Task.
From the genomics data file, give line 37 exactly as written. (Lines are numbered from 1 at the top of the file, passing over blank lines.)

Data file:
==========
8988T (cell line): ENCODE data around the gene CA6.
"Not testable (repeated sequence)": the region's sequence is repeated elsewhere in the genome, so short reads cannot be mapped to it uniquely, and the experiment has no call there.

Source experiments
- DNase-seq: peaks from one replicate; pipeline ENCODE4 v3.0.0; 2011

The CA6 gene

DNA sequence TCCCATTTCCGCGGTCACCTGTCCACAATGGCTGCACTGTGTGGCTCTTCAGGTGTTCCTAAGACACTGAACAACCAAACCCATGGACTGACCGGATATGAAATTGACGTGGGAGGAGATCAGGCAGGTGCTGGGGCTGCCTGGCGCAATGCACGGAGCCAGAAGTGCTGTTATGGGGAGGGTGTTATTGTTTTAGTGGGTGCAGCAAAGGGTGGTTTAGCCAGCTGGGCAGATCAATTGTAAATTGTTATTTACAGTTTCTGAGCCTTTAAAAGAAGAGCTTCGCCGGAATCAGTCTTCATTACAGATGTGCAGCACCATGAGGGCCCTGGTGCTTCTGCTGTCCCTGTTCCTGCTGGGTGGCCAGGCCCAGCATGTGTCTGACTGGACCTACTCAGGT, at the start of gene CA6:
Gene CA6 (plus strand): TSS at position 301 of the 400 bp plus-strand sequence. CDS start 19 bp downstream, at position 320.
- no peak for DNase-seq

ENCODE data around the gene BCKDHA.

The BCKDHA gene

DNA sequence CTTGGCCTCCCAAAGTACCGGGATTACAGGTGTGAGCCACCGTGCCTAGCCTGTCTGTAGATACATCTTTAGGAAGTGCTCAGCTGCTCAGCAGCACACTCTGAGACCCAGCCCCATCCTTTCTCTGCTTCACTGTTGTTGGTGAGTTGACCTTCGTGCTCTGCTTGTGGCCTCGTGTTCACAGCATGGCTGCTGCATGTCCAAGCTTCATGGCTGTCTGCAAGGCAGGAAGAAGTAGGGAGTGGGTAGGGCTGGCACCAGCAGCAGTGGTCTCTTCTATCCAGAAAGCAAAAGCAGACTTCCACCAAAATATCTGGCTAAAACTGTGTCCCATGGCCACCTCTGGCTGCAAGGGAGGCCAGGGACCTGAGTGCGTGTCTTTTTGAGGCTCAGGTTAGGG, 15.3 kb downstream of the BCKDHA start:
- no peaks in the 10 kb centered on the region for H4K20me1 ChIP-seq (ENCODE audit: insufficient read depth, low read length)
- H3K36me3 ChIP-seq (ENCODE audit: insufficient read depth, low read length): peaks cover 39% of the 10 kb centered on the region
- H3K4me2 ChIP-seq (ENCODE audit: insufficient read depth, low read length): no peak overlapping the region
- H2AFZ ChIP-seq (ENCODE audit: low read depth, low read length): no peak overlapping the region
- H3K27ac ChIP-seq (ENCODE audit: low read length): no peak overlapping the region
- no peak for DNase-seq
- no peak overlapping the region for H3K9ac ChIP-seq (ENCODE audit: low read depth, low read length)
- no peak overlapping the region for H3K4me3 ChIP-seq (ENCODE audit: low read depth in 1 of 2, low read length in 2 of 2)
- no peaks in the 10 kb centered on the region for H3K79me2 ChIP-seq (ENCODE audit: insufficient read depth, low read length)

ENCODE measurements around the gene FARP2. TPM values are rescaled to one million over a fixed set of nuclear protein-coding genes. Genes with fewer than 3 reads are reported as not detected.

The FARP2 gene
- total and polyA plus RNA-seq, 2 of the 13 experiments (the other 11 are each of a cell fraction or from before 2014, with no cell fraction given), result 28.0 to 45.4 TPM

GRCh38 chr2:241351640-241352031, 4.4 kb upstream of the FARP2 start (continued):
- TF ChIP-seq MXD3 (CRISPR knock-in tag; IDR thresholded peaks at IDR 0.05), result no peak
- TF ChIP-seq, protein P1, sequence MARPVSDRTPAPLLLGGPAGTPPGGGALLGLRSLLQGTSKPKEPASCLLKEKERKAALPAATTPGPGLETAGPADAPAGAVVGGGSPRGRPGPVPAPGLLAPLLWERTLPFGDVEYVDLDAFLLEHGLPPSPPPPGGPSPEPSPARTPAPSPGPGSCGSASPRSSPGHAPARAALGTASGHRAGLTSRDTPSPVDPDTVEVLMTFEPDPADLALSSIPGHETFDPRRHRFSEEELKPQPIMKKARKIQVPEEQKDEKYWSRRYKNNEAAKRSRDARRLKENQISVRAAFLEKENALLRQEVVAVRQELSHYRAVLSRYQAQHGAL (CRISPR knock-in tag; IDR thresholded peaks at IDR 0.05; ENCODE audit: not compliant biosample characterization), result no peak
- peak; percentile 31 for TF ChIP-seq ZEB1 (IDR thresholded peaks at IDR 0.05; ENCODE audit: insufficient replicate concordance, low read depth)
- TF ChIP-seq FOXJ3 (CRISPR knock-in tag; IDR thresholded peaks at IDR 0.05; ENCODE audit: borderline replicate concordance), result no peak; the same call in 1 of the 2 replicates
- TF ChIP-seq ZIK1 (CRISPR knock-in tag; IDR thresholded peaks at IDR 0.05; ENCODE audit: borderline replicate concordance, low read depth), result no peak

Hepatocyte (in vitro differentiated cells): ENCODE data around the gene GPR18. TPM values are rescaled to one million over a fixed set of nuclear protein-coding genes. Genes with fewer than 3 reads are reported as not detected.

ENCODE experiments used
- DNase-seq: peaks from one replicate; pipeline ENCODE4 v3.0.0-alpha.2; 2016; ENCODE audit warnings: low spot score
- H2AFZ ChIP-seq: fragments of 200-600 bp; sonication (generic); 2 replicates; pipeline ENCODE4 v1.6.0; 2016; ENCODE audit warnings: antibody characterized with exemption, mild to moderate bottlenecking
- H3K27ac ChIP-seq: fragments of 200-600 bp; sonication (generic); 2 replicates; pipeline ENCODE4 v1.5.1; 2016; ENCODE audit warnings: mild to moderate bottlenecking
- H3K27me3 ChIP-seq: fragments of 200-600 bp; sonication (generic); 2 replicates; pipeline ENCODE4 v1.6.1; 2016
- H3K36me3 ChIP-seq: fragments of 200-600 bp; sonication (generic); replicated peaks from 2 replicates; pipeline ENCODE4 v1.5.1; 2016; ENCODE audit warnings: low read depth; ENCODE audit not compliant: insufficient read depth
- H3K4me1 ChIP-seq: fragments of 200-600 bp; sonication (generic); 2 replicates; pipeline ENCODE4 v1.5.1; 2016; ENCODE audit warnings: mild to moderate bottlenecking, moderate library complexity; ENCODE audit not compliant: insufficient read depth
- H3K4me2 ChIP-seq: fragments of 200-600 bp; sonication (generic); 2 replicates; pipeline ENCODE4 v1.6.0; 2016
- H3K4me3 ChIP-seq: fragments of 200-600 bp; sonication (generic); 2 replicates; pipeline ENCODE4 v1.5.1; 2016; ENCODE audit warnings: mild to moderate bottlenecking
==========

- H3K4me1 ChIP-seq: fragments of 200-600 bp; sonication (generic); 2 replicates; pipeline ENCODE4 v1.5.1; 2016; ENCODE audit warnings: mild to moderate bottlenecking, moderate library complexity; ENCODE audit not compliant: insufficient read depth